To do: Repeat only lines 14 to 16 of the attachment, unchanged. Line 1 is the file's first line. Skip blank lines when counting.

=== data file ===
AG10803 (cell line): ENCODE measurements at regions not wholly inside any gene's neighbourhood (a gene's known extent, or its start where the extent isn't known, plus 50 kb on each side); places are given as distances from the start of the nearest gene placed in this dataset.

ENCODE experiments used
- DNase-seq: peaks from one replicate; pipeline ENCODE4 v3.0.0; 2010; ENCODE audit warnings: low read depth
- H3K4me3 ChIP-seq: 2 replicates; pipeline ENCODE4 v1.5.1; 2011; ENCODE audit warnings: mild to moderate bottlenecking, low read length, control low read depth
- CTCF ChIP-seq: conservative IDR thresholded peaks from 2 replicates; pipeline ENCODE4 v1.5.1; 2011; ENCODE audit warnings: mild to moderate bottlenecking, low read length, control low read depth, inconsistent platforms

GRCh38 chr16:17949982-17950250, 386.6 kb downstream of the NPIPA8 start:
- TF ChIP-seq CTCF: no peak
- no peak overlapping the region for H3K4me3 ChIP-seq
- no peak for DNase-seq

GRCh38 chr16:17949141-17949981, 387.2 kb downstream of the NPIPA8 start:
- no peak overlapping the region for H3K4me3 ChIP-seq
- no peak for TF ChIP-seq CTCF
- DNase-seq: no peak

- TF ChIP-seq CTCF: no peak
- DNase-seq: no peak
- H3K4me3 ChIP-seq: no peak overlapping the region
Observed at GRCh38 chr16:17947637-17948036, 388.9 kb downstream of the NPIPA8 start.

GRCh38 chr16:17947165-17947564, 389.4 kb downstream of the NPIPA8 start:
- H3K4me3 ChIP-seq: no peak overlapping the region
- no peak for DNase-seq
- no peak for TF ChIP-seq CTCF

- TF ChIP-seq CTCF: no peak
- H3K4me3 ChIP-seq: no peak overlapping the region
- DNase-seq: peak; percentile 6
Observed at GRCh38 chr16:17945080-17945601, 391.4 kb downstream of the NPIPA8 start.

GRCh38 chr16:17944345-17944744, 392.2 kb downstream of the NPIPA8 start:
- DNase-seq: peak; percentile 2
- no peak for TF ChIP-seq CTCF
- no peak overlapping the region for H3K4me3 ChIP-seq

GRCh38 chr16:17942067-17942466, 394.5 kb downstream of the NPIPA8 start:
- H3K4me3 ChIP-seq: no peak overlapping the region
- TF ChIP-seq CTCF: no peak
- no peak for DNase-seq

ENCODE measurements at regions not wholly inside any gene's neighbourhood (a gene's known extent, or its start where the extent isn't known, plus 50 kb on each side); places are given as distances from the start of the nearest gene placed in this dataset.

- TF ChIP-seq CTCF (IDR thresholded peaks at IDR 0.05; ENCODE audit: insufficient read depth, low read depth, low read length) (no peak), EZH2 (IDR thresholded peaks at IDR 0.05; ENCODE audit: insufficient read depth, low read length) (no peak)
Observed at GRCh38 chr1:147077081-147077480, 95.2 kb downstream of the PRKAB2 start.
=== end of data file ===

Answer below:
- TF ChIP-seq CTCF: no peak
- DNase-seq: no peak
- H3K4me3 ChIP-seq: no peak overlapping the region